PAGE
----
I am an expert on the QBE's. I owned one or more for several years and did upgrades for other people via Ebay.
They look damn dead sexy and I LOVED taking mine into a fancy restaurant and waiting for people to start to approach me. Especially before any Joe Schmoe could walk into CompUSA and look at or buy a Tablet PC, the QBE was really ahead of its time. This was back in 2000/2001.
The QBE has a ton of shortcomings. When I used it, I tolerated all of its shortcomings, didn't use it for anything productive (other than doing my Transcender MCSE flashcards in fancy restaurants, or watching DVD's with my upgraded-to-DVD-drive), but when I needed ABSOLUTE SEXY, and ABSOLUTE PHAT then I would whip out the QBE. I literally used mine about once every 4 months for 2 years and that was it. With Tablet PC's coming out this fall (i.e. now) I sold mine back in Spring 2002 for $1250 (fully upgraded).
The main shortcomings of the QBE are:
1) weight. I thought all the pansy-ass reviewers that would whine about the weight were a bunch of pussies. Well....actually these are heavy as hell to carry around and to use a tablet. But using it on the portrait kick-stand on a table they were great.
2) battery. OMG, the battery on these things was HUGE, about the size of a VHS tape, and they SUCKED! 1 hour battery life.
3) quirky as hell. designed for windows 98 only. jerry rigging win2k to work on these was fun (not!) and forget about linux. and forget about trying to use the extra's like the smartcard reader, built-in camera, etc., in win2k. Hell, the QBE was so quirky if you looked at it funny win98 device manager would impload and the mini-pci network card, modem, smartcard, video camera, and touchscreen would all colide in a 60-car pileup and every resource would be conflicting. what a pain in the ass. WinXP was available with a PAY BIOS upgrade after the QBE was already dead from the market for about $100.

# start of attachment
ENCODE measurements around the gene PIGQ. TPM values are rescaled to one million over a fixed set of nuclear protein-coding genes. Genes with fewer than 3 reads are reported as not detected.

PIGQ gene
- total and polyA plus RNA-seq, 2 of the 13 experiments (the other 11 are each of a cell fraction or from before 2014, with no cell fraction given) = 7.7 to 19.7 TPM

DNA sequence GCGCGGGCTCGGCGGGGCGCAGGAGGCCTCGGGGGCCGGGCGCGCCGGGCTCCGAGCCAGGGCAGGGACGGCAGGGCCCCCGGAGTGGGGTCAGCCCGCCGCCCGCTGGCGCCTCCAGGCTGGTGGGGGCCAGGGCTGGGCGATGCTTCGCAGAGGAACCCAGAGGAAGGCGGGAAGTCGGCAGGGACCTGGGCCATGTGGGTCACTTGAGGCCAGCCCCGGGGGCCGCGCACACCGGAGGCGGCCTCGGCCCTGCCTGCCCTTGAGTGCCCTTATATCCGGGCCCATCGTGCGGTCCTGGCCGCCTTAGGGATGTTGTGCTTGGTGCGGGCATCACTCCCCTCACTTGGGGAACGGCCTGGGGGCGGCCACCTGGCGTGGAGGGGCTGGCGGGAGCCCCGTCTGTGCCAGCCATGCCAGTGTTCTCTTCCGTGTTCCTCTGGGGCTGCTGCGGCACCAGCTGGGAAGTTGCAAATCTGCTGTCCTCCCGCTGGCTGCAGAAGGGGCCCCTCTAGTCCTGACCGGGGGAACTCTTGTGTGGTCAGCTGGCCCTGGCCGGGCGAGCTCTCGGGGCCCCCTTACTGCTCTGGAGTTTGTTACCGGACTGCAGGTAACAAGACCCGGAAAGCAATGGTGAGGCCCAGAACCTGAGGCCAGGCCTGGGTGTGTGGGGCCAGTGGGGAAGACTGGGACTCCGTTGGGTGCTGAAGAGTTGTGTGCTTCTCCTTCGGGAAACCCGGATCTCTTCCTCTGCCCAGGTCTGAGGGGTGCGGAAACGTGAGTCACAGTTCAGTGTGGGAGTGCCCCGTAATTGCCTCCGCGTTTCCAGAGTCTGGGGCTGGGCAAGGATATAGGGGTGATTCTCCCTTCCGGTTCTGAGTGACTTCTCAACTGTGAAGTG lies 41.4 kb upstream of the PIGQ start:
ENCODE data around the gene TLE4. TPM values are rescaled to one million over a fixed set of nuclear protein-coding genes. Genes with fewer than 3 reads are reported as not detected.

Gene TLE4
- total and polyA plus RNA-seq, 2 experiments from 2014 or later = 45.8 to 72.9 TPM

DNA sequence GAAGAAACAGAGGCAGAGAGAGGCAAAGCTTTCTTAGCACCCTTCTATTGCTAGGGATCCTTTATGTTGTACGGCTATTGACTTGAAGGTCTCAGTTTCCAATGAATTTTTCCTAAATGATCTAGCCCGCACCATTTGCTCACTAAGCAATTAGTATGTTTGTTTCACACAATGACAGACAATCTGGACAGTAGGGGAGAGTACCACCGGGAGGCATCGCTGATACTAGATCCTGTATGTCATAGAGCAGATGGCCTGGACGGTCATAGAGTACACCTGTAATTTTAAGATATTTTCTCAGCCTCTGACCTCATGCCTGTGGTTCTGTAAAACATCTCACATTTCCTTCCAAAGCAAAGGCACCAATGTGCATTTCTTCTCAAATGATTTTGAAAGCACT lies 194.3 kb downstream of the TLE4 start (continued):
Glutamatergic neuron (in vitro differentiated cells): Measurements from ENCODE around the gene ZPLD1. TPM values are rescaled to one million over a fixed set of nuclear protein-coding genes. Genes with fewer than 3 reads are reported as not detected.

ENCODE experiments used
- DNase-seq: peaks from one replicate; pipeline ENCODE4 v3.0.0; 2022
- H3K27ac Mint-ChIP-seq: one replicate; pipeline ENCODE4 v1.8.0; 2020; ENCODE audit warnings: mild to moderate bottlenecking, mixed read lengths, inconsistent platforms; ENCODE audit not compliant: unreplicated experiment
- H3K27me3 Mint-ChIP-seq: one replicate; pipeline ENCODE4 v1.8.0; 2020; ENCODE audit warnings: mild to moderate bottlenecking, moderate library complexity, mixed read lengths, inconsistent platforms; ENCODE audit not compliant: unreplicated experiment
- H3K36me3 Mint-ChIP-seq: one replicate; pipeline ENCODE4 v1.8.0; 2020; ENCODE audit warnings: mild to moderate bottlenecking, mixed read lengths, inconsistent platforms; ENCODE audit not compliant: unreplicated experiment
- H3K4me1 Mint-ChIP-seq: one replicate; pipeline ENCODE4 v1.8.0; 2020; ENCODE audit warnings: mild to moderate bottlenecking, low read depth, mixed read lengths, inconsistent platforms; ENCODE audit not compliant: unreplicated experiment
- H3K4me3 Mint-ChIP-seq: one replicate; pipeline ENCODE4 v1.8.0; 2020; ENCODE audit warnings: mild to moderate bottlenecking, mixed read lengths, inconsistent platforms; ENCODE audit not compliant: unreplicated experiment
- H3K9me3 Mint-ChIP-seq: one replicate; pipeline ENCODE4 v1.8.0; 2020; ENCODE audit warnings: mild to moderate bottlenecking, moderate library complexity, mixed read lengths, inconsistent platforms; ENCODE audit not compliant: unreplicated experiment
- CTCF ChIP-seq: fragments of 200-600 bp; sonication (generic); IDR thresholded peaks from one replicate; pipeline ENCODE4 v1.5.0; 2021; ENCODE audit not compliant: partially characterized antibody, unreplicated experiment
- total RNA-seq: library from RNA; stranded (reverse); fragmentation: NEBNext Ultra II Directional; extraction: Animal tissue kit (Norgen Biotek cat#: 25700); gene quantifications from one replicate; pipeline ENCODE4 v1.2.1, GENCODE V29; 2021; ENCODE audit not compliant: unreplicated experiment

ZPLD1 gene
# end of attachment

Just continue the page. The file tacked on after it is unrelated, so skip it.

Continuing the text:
4) support was **atrocious**.
5) corded stylus.
I think they made about 4,000.....or was it 40,000 of these? It was a commercial flop. Aqcess is dead, and their partner Gr@eatCities still sells a few on Ebay now and then. I would love to know the whole insider story of the company, but suffice it to say this quickly died, and for a while Aqcess was trying to put out the successor to this tablet, but it went nowhere and was vaporware.
Aqcess Technologies paid a company (http://www.innolabs.com.tw) to make these. We are talking 1999-era.
This company has been trying to produce their Evita line of touchscreen PC's, but from what I can tell these have gone nowhere and their website hasn't been udpated in ages.
On the technical side:
* hd is upgradeable using up to 17mm laptop HD's! I threw a 30 gig in mine.
* memory is two PC100 SODIMM slots. I had 512mb. Supposedly the BIOS can handle up to 768mb.
* cpu is NOT upgradeable. It unfortunately used the Micro PGA-1 (uPGA-1) PII-400 which was socketed, but is not compatable with the uPGA-2 standard, and the PII-400 was actually the pretty much the fastest uPGA-1 CPU made. Ah well.
With real Tablet PC's costing in the $2000+ range the QBE is good for someone who wants the Tablet PC chic, without the price or the full usefulness (given its CPU/battery/weight/quirky shortcomings I mentioned above).
In my opinion $400 is the "gotta buy it" price for this item for those who can afford it.
The QBE was the darling of the trade shows and pen magazines for a few months in 1999, but thats it. And despite it being quite cutting edge I rarely even hear its name mentioned when the history of tablet computers is discussed.
I loved owning a QBE along with the attention and head turning it generated.
Regardless of its own shortcomings, and the shortcomings of the company that put it out....even if the QBE had no issues, and the company was well run, with the advent of the Tablet PC push by Microsoft along with its collaboration w/ large favored OEM's a small-time company producted Tablet PC would have been dead anyway.